Monday, October 17, 2005

'The Grieving Process'

So when did we develop ‘The Grieving Process’ and when did it become mandatory? I heard a new story this morning, and it was quite tragic. During this 5-minute sound bite, I heard about how a chartered bus carrying a local school band from a state band competition crashed into a semi that jackknifed in front of it.

Turns out, there were five deaths, the bus driver, the band director, his wife their granddaughter and a student teacher. This is of course a sad and tragic event. But listening to the school principal (or superintendent, not sure which one) talk about it on the new gave me that sick-to-the-stomach feeling.

During his 5-minute sound bite I’m pretty sure I never heard the name of anyone killed in the accident, but did hear ‘The Grieving Process’ mentioned no less than 23 times. They are brining on extra counselors to help students, staff, and faculty deal with ‘The Grieving Process.’ They are brining in twice the number of substitute teachers to help the students, staff, and faculty deal with ‘The Grieving Process.’ The day will go on as usual, but at any time anyone can leave class and find a counselor to help them with ‘The Grieving Process.’ At the start of the school day, everyone will hear from a counselor or psychologist at the start of class and be told about ‘The Grieving Process.’ As a community, we will all now have to pull together to get through ‘The Grieving Process’ so we can all move on together. And on, and on, and on.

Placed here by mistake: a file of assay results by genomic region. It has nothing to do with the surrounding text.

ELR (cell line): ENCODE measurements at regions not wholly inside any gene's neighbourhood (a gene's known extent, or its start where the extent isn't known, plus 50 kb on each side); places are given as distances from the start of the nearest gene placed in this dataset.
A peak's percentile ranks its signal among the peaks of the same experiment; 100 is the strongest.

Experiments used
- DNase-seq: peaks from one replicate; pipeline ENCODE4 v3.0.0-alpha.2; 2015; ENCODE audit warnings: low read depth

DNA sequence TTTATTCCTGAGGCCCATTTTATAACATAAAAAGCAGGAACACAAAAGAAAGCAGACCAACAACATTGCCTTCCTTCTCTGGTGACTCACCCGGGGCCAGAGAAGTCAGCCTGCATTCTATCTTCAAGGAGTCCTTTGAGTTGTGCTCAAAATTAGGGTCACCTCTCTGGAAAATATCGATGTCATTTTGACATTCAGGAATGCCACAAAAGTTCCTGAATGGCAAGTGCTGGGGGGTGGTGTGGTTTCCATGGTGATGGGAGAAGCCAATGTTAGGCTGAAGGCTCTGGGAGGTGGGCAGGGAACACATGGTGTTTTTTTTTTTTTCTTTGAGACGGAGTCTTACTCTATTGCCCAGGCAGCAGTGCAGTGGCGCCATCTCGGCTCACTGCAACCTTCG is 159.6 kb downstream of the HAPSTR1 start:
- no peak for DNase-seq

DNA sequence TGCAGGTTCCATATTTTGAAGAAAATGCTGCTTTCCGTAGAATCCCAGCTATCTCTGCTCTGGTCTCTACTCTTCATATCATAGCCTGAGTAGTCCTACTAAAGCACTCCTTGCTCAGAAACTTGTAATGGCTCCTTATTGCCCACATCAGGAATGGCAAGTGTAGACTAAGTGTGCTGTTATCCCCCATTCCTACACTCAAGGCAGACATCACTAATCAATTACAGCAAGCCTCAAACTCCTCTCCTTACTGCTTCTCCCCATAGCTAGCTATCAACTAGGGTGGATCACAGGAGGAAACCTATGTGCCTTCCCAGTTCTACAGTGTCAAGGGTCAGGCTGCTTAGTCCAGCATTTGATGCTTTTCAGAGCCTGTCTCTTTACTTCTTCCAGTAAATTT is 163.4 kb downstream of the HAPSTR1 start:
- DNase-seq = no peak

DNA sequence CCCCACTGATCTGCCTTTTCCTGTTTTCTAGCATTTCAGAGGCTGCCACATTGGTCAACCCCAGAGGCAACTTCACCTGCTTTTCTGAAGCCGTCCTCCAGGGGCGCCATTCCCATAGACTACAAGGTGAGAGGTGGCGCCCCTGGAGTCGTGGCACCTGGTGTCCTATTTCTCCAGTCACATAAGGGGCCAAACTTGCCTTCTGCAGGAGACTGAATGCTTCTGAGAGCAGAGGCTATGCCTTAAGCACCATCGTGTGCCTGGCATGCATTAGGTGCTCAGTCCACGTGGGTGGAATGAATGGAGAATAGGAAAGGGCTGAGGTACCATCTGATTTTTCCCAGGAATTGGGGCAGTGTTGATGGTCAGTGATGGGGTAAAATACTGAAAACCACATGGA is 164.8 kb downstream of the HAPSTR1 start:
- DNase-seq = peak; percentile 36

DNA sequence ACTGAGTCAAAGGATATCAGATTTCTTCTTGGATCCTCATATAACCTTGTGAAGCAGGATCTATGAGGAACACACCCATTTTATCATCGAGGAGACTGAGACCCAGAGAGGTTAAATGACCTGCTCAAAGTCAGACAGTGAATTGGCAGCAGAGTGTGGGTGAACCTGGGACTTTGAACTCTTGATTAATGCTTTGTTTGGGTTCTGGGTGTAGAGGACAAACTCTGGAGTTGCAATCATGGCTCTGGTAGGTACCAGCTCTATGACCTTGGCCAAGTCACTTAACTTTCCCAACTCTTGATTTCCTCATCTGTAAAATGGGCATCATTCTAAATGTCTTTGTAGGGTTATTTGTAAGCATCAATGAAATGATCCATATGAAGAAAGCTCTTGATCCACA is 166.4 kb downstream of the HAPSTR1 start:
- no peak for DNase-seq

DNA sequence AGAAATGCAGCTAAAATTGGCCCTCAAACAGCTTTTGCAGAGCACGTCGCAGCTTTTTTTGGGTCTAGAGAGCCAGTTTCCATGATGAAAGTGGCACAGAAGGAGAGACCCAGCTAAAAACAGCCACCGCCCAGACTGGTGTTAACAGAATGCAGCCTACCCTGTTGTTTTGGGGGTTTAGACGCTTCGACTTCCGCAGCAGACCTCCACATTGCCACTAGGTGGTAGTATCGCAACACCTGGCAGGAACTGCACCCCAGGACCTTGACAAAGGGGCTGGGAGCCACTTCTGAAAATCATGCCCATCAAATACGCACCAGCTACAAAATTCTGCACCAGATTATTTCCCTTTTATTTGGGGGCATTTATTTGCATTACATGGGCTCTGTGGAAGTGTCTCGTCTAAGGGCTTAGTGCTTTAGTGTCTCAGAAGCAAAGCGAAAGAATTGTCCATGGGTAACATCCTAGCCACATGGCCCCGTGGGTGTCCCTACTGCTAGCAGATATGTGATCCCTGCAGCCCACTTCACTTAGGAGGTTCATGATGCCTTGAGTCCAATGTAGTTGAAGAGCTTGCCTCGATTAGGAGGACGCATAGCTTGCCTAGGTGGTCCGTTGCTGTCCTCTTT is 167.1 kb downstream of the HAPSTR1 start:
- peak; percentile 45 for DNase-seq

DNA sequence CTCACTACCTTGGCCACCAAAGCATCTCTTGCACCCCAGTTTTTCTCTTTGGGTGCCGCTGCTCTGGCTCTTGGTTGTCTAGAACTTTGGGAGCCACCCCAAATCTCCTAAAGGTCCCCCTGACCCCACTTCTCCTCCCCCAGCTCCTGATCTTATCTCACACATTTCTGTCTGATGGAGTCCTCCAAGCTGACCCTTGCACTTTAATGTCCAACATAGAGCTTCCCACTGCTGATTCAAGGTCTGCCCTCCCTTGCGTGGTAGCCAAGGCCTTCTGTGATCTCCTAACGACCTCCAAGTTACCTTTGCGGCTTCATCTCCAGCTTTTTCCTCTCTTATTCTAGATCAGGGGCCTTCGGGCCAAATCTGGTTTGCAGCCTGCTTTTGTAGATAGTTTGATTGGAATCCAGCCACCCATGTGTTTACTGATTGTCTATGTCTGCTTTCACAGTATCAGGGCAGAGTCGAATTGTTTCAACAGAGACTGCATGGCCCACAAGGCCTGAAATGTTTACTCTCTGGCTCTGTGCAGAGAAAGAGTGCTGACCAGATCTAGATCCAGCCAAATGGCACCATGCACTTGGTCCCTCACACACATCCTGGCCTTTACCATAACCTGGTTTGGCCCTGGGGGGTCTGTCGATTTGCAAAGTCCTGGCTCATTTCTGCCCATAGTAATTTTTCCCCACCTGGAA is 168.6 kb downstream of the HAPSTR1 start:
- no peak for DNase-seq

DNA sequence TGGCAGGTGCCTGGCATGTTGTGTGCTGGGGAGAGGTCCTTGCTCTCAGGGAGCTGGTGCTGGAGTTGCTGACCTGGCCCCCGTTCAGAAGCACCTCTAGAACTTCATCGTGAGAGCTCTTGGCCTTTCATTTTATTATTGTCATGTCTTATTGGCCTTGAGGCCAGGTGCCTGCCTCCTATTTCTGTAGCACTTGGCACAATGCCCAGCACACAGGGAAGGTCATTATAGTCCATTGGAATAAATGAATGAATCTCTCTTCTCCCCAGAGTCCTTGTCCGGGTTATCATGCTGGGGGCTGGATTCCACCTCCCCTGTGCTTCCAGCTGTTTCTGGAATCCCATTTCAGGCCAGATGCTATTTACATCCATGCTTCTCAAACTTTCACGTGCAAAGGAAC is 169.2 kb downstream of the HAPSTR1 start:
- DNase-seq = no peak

With all that extra staff, there will now be pressure to participate in ‘The Grieving Process’ even if you are not grieving over these losses. I’m sure that there will be notes made about those who did not go through ‘The Grieving Process’ for signs of them being apathetic sociopaths.

With all of this focus on ‘The Grieving Process,’ it has changed from a measure to help those who could actually use the support into some type of obligation that many will just not understand. It may well even cause more problems as some of the kids ask themselves if they are bad people or if something is wrong with them because they do not feel the need to be a part of ‘The Grieving Process.’ What will people think of me if I do not go through ‘The Grieving Process’ with them? I didn’t make it to that candlelight homage at 5 A.M. for some people I’ve never met and only one of which I’ve even heard of?

I’m not trying to belittle the tragedy that occurred. I’m sure that many of his students and several member of the faculty and staff will feel this loss sharply. It is the sense of obligation and the constant invocation of ‘The Grieving Process’ that, to me, is actually belittling the fact that a tragedy has occurred. The people who need to grieve will grieve in their own ways in their own time. Indirectly forcing everyone else into it will only detract from those who actually will.

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